14. What About Industrial Customers?Carlisle Tire & Wheel According to the Carlisle PA Sentinel of July 22, 2009: • “Not even a last-ditch phone call from Gov. Ed Rendell could convince Carlisle Tire & Wheel executives to continue manufacturing in Carlisle.” • “One factor that tipped the scales in favor of Tennessee is the Tennessee Valley Authority … According to the Nashville Area Chamber of Commerce, the TVA ‘offers substantial credits on power bills…to companies expanding in the Tennessee Valley.’” • “In contrast, the impending electricity deregulation has Pennsylvania businesses scrambling to find ways to keep power costs from rising too dramatically.” • “’We don’t have that same ability to offer that as Tennessee does,’ [the Governor’s spokesman] said of the power costs.”

  15. What About New Generation?PJM Reliability Pricing Model (RPM) • In order to provide incentives for new generation capacity, PJM established a new capacity market called the Reliability Pricing Model (RPM). The question is whether RPM overcompensates existing generators, while providing inadequate incentives for new generation. • New Jersey 2008 Energy Master Plan: “RPM does not target new plants, but instead spreads capacity payments amongst all new and existing plants… The first five years of RPM’s capacity prices will cost New Jersey customers more than $7 billion – more than enough to fund the construction of several new power plants outright. Unfortunately, that money is being spread amongst all capacity resources, with only a sliver reaching new power plants or demand response.”

  16. What Now?“Unscrambling the Omelet” • While some restructured states – like Virginia – have returned to full regulation, other states – like Maryland – are considering a hybrid approach, including requiring utilities to enter into long-term contracts for new generation. • Maryland Public Service Commission December 2008 Report to the Maryland General Assembly: While not “seeking to unscramble the omelet” by recommending a full re-regulation of all previously divested power plants, “the Commission believes that the public interest compels some re-regulation of Maryland’s electricity markets – or, put another way, that the public interest is not served by de-regulation that requires the Commission to wait passively for market forces to deliver a reliable supply of electricity at reasonable rates.”

  17. What About Pennsylvania? • In 2008, Governor Rendell signed legislation that maintains Pennsylvania’s competitive generation framework, but places greater emphasis on the utilities’ obligation to provide least cost service to “default service” customers, that is, the great majority of customers, particularly residential customers, who do not switch to competitive generation suppliers. • Under the 2008 law, after rate caps expire, our utilities must secure a “prudent mix of contracts … on a long-term, short term, and spot market basis” that will provide “adequate and reliable service” at “the least cost to customers over time.”

  18. One Last Point: Interplay of Markets and Climate Change Legislation • In restructured states, in which electric generation rates are based on marginal market clearing prices, the initial costs to consumers of a cap and trade program for carbon emissions will be far higher than the costs of such a program to consumers in regulated states where electric generation rates are based on the cost of service. • That is because when carbon-emitting units set the market clearing price in restructured markets, the cost of carbon allowances will be included in the price paid to all operating generating units, including nuclear units that have no carbon compliance costs. • Based on an assumed $20 per ton CO2 allowance price, a report by Synapse Energy Economics estimates that PJM nuclear units with market-based rates will receive over $2.6 billion of increased annual revenue through cap and trade even though they incur no carbon compliance costs.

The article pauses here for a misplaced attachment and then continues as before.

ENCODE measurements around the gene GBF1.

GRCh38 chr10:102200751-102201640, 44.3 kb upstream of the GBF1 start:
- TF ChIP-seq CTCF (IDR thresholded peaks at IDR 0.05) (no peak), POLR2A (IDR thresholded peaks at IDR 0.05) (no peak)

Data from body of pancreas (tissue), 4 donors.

19. Adding Insult to Injury: Free Allowances to “Merchant Coal” Plants • The Waxman/Markey legislation passed in the House adopted a proposal made by EEI that free allowances be allocated to “merchant coal” plants, based on 50% of their base year emissions. See, Testimony of Jeffry Sterba, House Hearing of April 23, 2009, at page 12. • The basis for the EEI proposal was that “in most unregulated markets the market price of electricity is determined by natural gas, and natural gas emits approximately 50% of the carbon from coal.” • The free allocation of allowances for 50% of emissions would allow merchant coal plants to recover “the portion of their increased costs that is not recovered through market prices.”

  20. Merchant Coal Allocation • The Markey/Waxman legislation allows merchant coal plants to recover their “cost” of compliance, while allowing merchant nuclear plants to charge “market” prices that include the market value of allowances, even though the nuclear units incur no compliance costs. • In other words, unregulated generators will charge the higher of cost or market. • What is the principled argument for that?

  21. Conclusion • We continue to seek “the best possible mix of inevitably imperfect regulation and inevitably imperfect competition.” • But charging consumers the higher of cost or market is not an acceptable option.